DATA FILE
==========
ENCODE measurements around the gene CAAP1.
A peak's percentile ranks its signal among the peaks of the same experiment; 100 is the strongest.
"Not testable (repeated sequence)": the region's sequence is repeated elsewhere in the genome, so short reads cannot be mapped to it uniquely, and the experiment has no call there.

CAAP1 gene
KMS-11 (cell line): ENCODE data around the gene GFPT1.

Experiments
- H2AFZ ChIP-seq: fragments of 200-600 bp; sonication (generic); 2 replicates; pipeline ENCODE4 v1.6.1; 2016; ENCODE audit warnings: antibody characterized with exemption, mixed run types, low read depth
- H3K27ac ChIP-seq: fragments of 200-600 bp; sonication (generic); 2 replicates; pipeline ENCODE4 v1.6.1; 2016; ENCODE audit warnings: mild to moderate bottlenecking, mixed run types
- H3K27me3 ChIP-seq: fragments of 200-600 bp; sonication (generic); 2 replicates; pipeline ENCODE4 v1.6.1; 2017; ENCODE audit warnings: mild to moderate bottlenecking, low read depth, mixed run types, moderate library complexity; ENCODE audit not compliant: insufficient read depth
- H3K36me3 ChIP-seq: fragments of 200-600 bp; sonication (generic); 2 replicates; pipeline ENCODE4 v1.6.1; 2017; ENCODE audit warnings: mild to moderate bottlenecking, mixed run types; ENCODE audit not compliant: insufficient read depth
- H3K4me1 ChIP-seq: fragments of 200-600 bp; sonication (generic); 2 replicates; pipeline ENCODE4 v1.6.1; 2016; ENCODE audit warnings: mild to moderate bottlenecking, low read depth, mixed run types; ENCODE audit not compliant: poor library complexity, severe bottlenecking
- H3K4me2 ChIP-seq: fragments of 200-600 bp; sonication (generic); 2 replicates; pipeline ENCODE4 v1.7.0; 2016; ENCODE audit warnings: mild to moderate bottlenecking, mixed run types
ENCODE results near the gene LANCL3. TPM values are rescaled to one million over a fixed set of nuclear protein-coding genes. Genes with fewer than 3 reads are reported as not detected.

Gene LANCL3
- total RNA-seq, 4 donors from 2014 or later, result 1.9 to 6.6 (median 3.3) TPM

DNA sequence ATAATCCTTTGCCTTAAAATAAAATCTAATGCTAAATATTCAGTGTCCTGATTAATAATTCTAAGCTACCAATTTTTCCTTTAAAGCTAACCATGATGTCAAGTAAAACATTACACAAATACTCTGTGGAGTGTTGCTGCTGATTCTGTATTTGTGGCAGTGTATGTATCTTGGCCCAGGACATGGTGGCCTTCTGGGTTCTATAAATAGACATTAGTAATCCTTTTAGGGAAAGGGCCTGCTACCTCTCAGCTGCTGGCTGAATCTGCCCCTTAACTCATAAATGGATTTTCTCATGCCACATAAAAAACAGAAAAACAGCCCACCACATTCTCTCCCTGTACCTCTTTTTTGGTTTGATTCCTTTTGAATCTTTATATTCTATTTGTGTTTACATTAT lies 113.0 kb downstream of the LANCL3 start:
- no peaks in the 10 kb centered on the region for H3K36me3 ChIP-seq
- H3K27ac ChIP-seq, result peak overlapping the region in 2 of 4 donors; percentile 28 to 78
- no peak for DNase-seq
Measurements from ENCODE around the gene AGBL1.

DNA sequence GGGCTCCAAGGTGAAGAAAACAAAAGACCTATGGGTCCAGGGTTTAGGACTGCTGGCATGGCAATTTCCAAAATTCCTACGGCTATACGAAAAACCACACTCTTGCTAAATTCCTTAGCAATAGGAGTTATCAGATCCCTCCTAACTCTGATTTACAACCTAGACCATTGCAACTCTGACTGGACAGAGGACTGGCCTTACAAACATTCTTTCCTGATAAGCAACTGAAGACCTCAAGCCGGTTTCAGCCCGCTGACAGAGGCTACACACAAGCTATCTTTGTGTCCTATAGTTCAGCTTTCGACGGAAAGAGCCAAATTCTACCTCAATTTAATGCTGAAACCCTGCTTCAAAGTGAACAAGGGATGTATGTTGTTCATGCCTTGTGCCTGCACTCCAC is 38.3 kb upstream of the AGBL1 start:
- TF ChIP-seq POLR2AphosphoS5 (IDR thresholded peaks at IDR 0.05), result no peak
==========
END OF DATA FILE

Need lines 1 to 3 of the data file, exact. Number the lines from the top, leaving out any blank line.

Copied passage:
ENCODE measurements around the gene CAAP1.
A peak's percentile ranks its signal among the peaks of the same experiment; 100 is the strongest.
"Not testable (repeated sequence)": the region's sequence is repeated elsewhere in the genome, so short reads cannot be mapped to it uniquely, and the experiment has no call there.